At the New Castle County Chamber’s best attended economic forecast luncheon ever, economist Anirban Basu told more than 260 attendees on Friday that in the field of global market players, the U.S. is doing fine.
“Some say the recession will begin this year,” said Basu, an economy and policy consultant from Maryland. “But I think the consumer market is strong enough and job growth is strong enough to support us through 2016.”
Basu noted that corporate profit margins are slipping and interest rates are on the rise. He said only the consumer is really contributing significantly to growth, with state and local government spending playing a supporting role.
He also predicted two interest rate increases this year and said the second half of the year won’t be as good as the first.
“We may be transitioning very quickly from the mid-cycle stage of the recovery to the late-stage,” said Basu. “The 2017 outlook is very murky.”
Basu has been the featured speaker at the event each year. Infusing humor into global and local economic forecast, the economist said that personal consumption is the biggest contributor to the 2 percent economic growth of the U.S. in 2015.
Still, compared to countries like Brazil, which saw its currency decrease by 33 percent last year, or Russia, where the ruble declined by 20 percent compared to the U.S. dollar, the U.S. continues to set the standard.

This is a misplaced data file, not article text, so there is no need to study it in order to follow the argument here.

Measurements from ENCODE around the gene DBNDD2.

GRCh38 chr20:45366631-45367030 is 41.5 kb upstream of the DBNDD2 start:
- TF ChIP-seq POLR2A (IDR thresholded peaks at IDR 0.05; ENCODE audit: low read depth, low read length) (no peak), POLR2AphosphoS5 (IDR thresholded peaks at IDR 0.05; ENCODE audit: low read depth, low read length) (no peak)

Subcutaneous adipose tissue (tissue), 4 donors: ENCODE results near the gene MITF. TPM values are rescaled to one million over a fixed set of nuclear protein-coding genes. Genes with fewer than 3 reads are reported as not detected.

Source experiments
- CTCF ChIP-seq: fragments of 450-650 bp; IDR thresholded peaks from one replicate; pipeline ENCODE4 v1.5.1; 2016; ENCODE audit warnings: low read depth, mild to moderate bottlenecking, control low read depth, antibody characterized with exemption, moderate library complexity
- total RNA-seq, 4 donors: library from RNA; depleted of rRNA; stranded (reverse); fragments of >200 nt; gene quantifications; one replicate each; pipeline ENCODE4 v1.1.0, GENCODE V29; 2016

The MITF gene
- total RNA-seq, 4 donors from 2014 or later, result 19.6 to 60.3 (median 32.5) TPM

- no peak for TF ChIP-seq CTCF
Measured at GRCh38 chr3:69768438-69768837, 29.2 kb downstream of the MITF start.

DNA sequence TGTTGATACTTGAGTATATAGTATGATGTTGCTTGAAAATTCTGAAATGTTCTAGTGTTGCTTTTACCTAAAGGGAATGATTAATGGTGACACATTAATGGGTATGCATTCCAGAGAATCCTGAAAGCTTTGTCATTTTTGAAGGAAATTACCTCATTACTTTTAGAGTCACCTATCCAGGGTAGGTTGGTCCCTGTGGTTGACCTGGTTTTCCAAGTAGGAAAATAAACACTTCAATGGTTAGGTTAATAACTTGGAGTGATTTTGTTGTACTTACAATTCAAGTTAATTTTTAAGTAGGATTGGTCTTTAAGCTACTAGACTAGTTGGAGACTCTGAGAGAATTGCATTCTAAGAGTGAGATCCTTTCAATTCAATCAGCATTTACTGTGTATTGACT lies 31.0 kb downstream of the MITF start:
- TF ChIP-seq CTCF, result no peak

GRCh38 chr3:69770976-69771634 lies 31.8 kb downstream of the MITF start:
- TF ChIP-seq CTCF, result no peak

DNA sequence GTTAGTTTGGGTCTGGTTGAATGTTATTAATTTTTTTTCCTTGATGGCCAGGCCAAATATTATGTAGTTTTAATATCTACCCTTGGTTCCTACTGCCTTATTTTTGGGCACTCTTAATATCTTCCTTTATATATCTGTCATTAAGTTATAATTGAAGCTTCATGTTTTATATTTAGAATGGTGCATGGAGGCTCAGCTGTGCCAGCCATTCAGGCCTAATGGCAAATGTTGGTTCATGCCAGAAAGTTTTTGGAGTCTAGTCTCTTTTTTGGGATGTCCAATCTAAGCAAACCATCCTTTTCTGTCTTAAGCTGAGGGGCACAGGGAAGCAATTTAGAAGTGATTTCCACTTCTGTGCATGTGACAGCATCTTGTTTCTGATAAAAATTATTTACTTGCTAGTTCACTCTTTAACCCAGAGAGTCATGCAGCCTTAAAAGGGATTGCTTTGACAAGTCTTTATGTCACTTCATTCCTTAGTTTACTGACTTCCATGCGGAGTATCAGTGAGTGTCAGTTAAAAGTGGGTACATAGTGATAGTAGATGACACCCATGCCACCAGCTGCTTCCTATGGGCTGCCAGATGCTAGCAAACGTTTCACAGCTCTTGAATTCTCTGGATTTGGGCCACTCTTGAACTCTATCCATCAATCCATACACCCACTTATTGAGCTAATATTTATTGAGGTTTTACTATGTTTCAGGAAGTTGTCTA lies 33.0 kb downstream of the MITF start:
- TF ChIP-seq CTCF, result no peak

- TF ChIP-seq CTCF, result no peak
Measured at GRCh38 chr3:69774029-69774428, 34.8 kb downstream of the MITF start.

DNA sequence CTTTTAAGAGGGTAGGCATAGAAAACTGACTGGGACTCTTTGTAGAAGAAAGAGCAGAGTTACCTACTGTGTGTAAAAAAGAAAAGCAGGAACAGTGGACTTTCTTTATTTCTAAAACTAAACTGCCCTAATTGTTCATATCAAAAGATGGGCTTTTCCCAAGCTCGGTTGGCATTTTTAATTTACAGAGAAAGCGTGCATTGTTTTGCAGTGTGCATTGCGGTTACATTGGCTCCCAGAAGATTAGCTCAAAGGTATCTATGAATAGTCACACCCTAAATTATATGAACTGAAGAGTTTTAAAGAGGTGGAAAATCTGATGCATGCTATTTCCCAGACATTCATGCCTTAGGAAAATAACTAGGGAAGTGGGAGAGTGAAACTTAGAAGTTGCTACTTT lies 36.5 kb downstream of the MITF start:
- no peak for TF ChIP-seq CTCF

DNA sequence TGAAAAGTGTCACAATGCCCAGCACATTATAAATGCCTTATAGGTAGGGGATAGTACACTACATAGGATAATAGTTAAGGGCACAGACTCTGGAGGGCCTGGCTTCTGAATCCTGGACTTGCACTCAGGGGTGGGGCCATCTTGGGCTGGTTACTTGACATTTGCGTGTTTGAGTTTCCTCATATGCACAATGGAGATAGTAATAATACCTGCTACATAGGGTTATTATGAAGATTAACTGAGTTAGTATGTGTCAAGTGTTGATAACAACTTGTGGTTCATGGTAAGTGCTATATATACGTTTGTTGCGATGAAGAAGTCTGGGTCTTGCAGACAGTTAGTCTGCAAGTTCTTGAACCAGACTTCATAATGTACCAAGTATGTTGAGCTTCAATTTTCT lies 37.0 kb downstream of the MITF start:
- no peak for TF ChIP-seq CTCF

Basu said the consumer-led recovery stops at housing ownership, now at just 63.7 percent. Basu said first-time home buyers, buried by student debt and a culture less focused on asset accumulation has effected the economic outcomes of the housing market. Millenials are opting to rent instead.
“But it will come back with a vengeance,” noted Basu. “Once people have children, they look like everybody else.”
Locally, Basu said that cities across the country are seeing the greatest influx of mellienials to their markets, and suggested that Wilmington will be a draw if it can meet that market with an ample selection of restaurants and bars.
Basu is the chairman and CEO of Sage Policy Group, Inc., an economic and policy consulting firm in Baltimore, Md.